ERBIL, Kurdistan Region – Contrary to his prior claims, British Prime Minister David Cameron is saying “there aren’t enough” so-called “moderate” Syrian rebel fighters to work with against Islamic State (ISIS) in Syria, admitting some partners belong to hardline Islamist groups.
“Are all these people impeccable democrats who would share the view of democracy that you and I have? No, some of them do belong to Islamist groups and some of them belong to relatively hard line Islamist groups but nonetheless that’s the best estimate of the people that we have potentially to work with,” Cameron told the Liaison Committee, according to The Independent newspaper.
In the run-up to Britain’s bombing of ISIS in Syria last month, which came in response to the November attacks in Paris, Cameron claimed there were approximately 70,000 such rebels in Syria on the ground whom they could work with.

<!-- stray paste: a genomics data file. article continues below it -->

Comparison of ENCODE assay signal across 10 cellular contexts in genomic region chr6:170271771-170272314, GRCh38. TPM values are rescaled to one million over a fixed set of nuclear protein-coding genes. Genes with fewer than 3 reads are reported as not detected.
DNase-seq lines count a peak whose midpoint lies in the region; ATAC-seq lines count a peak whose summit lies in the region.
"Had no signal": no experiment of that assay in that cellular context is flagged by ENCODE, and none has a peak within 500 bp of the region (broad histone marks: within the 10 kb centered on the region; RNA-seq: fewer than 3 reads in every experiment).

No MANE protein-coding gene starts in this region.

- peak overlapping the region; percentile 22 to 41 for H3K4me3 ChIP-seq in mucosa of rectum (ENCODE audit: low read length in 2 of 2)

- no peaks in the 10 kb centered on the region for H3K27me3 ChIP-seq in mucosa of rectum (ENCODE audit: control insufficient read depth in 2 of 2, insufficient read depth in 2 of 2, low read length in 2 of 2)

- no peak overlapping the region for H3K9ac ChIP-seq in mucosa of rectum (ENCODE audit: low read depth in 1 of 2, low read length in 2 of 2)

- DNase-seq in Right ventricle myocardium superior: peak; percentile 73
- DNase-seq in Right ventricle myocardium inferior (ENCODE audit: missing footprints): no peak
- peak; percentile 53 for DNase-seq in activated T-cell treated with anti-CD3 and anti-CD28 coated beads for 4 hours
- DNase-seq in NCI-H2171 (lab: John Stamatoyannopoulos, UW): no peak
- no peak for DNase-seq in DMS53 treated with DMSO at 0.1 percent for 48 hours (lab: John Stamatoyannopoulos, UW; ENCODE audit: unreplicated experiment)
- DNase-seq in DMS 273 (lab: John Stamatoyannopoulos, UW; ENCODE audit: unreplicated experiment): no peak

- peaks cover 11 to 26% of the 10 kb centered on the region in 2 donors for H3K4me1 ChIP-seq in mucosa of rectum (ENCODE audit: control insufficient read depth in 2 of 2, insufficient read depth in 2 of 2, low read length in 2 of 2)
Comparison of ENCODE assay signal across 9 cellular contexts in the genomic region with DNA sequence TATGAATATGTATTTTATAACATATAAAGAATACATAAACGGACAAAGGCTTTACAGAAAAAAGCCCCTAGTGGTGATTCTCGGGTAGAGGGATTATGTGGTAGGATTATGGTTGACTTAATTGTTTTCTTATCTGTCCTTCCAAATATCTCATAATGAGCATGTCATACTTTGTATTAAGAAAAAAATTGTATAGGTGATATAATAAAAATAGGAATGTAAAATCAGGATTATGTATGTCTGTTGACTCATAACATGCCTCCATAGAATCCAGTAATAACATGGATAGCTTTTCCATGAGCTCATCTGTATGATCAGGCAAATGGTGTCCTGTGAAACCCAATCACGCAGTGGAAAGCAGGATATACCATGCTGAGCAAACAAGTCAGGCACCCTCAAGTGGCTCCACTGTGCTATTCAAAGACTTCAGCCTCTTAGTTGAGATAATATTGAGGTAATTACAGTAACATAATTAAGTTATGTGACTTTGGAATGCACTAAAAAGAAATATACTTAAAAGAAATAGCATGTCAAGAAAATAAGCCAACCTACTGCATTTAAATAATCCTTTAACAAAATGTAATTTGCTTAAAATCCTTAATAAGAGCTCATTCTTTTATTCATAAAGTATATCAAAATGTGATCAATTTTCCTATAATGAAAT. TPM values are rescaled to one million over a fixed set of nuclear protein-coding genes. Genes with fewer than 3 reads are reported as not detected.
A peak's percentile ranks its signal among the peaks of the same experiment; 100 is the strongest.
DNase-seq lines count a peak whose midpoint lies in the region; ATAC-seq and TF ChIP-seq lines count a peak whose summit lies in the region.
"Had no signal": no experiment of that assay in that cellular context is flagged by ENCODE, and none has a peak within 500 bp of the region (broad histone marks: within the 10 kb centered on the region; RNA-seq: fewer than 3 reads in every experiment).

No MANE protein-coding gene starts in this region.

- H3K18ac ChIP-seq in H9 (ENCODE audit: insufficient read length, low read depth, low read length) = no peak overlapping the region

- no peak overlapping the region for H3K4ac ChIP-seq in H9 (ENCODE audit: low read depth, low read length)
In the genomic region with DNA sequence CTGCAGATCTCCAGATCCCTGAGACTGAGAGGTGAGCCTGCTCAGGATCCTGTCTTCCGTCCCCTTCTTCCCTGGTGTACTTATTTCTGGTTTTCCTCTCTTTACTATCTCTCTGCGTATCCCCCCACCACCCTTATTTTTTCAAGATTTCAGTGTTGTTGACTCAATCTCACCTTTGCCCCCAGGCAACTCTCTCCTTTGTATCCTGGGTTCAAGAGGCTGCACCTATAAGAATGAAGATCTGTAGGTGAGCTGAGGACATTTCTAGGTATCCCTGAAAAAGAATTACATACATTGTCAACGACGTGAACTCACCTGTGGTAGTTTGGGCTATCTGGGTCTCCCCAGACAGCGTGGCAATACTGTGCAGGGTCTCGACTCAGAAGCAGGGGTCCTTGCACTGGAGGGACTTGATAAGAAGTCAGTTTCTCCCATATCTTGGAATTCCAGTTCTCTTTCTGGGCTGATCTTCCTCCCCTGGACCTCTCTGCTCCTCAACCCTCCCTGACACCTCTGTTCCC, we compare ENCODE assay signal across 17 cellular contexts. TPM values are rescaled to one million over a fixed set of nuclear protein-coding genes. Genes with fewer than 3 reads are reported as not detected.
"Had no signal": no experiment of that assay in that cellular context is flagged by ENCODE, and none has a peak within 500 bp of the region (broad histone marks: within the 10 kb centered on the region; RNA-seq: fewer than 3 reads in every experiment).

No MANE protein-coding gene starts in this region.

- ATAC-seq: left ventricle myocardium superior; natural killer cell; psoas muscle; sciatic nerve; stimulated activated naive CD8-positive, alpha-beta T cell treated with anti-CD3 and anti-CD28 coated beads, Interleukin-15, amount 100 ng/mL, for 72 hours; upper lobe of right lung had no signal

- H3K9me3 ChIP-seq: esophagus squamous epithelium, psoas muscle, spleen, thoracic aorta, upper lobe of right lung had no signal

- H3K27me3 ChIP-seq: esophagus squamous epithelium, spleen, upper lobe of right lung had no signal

He stressed it “wasn’t a figure I invented” but was a “best estimate” based on what security sources were telling him. Britain is allied with the US on insisting that Syria’s President Bashar al-Assad must step down.
Cameron also said he is reluctant to specify the groups who he believes Britain can work with, since he believes doing so would be the same as “giving President Assad a sort of list of the groups of the people and potentially the areas that he should be targeting, and that’s not my approach.”
Britain and the US are desperately in search of a force powerful enough to present an alternative in Syria to Assad and ISIS, both of whom the Washington and London oppose (although they have only taken action against ISIS).
“Is there a third way between a Daesh-style (ISIS) state and President Assad the butcher remaining in charge of his country?” Cameron asked, “My answer,” he continued, “is there has to be a third way.”